Trauss Trounced in YIMBY Litmus Test

"If you want to build a movement, you have to include everyone," said Matt Haney, who overwhelmingly won the seat of District 6 supervisor, of YIMBYs.

Sonja Trauss, prominent YIMBY leader, lost substantially in her bid to become District 6 supervisor. (Mike Koozmin/S.F. Examiner)

Sonja Trauss, the face of the YIMBY Action, handily lost the election to become District 6 supervisors on Tuesday after more than a year of vying to enact aggressive pro-development policies in City Hall.

Despite what some political insiders surmised at the establishment-heavy John’s Grill Election Day luncheon, Trauss did not win in a squeaker — far from it. With full-throated support from her fellow YIMBYs for more than a year of her campaign, Trauss captured just over 2,500 votes, or nearly 18 percent as of Wednesday afternoon.

Though another YIMBY-backed candidate, Christine Johnson, took in a majority of second-choice votes from Trauss, it wasn’t nearly enough for the ideology to take hold in a district encompassing the Tenderloin, SoMa, Mission Bay, and Treasure Island.

Matt Haney, a school board commissioner, triumphed with 63 percent of the vote to Johnson’s 36 percent with ranked-choice voting taken into account. (The Department of Elections still has about 139,000 ballots to review and process as of Wednesday morning.)

Trauss has not officially made a statement since results rolled in, save for a tweet Wednesday morning stating that, “Matt’s campaign had more money” in a thread commenting on the independent expenditure committees supporting her and Johnson.

“I was surprised the polling was so wrong,” Trauss told the Chronicle, citing three separate polls that suggested a toss-up.

Many took to Twitter to celebrate the steep electoral loss of Trauss and taunt YIMBYs, like EndEvictions tweeting, “Go away forever, Sonja Trauss and her minions.” The Lucy Parsons Project, a group of self-described radical black queer activists, even used Trauss’ frequent housing rhetoric.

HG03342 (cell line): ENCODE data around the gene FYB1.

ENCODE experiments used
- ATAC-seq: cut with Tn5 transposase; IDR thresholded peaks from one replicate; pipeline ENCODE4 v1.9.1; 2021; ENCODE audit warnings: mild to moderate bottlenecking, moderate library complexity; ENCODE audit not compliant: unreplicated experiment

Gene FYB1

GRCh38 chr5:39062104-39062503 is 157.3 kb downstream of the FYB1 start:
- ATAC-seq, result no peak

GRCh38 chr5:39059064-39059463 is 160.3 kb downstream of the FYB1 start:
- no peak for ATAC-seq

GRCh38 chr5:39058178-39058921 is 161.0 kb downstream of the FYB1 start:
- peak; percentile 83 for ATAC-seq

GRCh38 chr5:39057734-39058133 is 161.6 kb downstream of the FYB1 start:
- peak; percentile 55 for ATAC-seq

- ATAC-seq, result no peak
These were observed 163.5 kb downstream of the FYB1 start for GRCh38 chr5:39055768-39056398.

After dancing onstage at Calle-11 Nightclub to the good news of early returns, Haney felt the double-digit lead showed that District 6 residents, with the help of passionate volunteers, rejected his YIMBY opponents.

“People give [YIMBYs] a lot of attention,” Haney told SF Weekly. “They had nothing like we had. If you want to build a movement, you have to include everyone.”

One volunteer campaigning on Election Day felt that inclusion. Jesse James Johnson stood with a Haney sign on Ellis and Jones streets since 7 a.m., something he’s never done for a politician.

“Matt’s demonstrated to me that he listens, and I think he really cares about the neighborhood,” he told SF Weekly. “I think it’s criminal that the tech billionaires and the mayor are trying to hijack the election. It’s anti-democratic in every way you can imagine. I resent that they’re trying to buy our supervisors’ vote.” 

Until the sentiment that YIMBYs are of the people, by the people takes hold in District 6, Trauss ought not to be so surprised by the abysmal results.

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